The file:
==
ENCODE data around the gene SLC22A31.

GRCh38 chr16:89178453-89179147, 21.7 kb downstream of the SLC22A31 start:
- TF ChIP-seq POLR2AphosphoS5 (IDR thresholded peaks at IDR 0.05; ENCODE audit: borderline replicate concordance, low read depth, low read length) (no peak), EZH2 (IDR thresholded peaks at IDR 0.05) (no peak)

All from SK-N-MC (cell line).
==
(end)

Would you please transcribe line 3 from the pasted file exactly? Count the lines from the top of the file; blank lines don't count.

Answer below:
- TF ChIP-seq POLR2AphosphoS5 (IDR thresholded peaks at IDR 0.05; ENCODE audit: borderline replicate concordance, low read depth, low read length) (no peak), EZH2 (IDR thresholded peaks at IDR 0.05) (no peak)